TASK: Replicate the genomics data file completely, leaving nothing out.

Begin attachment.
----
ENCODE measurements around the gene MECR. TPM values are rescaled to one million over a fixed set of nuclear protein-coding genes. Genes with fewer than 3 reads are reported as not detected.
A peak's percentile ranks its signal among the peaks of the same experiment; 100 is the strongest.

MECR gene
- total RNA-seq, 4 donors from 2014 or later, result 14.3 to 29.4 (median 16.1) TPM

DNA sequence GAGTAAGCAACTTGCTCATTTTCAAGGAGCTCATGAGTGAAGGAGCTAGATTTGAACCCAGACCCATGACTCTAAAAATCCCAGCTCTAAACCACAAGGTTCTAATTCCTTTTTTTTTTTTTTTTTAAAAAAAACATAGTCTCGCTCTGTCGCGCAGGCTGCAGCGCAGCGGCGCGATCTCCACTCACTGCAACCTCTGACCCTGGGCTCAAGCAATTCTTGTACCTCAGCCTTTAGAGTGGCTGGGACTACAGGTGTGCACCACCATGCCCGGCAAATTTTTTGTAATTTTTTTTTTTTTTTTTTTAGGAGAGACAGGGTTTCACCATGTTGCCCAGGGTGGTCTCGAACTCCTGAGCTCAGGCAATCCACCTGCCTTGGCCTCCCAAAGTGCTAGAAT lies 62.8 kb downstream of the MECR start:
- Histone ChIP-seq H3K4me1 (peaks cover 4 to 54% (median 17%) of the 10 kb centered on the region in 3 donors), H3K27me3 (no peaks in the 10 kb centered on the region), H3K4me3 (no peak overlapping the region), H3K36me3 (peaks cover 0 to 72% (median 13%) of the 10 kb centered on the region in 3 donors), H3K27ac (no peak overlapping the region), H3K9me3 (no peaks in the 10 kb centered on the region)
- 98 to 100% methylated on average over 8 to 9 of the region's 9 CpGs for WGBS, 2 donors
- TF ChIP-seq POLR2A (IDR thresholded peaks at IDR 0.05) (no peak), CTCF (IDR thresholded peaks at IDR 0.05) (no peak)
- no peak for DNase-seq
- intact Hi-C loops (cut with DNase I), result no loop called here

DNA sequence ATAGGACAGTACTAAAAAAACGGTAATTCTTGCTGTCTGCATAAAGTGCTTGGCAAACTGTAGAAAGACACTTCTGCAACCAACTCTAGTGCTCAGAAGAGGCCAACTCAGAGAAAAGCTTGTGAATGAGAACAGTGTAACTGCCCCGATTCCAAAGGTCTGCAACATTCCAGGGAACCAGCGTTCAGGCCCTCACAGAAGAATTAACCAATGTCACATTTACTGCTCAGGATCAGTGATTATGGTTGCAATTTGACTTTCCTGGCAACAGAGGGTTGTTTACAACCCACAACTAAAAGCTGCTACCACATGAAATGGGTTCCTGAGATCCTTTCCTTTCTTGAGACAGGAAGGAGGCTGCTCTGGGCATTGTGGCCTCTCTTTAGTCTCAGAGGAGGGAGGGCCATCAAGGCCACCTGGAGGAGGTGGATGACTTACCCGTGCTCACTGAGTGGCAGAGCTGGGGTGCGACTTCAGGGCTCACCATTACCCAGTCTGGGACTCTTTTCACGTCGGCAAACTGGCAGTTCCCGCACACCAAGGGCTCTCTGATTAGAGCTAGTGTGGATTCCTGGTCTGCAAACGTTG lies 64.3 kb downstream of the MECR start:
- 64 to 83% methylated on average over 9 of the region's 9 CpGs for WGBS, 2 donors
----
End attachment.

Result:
ENCODE measurements around the gene MECR. TPM values are rescaled to one million over a fixed set of nuclear protein-coding genes. Genes with fewer than 3 reads are reported as not detected.
A peak's percentile ranks its signal among the peaks of the same experiment; 100 is the strongest.

MECR gene
- total RNA-seq, 4 donors from 2014 or later, result 14.3 to 29.4 (median 16.1) TPM

DNA sequence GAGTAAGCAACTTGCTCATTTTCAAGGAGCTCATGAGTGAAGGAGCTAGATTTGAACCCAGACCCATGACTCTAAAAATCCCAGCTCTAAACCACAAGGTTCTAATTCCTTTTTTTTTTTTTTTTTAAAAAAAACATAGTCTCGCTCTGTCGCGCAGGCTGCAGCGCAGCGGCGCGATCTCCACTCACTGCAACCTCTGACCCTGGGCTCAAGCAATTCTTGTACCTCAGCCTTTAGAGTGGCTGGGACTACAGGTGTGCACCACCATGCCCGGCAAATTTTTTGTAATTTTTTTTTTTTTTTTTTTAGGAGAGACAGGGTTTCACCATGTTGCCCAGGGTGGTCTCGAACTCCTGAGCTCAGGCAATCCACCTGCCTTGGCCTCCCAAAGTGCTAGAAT lies 62.8 kb downstream of the MECR start:
- Histone ChIP-seq H3K4me1 (peaks cover 4 to 54% (median 17%) of the 10 kb centered on the region in 3 donors), H3K27me3 (no peaks in the 10 kb centered on the region), H3K4me3 (no peak overlapping the region), H3K36me3 (peaks cover 0 to 72% (median 13%) of the 10 kb centered on the region in 3 donors), H3K27ac (no peak overlapping the region), H3K9me3 (no peaks in the 10 kb centered on the region)
- 98 to 100% methylated on average over 8 to 9 of the region's 9 CpGs for WGBS, 2 donors
- TF ChIP-seq POLR2A (IDR thresholded peaks at IDR 0.05) (no peak), CTCF (IDR thresholded peaks at IDR 0.05) (no peak)
- no peak for DNase-seq
- intact Hi-C loops (cut with DNase I), result no loop called here

DNA sequence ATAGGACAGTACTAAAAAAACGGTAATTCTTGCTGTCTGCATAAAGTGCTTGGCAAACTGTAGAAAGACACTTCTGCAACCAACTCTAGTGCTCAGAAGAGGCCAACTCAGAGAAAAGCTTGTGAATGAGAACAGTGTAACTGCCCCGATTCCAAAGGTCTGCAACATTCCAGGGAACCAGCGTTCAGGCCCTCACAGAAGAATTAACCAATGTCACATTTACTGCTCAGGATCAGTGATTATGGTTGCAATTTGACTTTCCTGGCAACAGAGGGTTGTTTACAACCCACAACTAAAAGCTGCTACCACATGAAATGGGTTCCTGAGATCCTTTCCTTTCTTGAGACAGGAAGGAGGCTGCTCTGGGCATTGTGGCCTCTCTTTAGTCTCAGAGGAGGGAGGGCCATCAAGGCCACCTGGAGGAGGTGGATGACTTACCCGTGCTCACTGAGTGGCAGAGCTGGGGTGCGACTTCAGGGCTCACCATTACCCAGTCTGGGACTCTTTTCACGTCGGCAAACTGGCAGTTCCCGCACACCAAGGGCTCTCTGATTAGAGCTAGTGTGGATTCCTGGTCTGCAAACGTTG lies 64.3 kb downstream of the MECR start:
- 64 to 83% methylated on average over 9 of the region's 9 CpGs for WGBS, 2 donors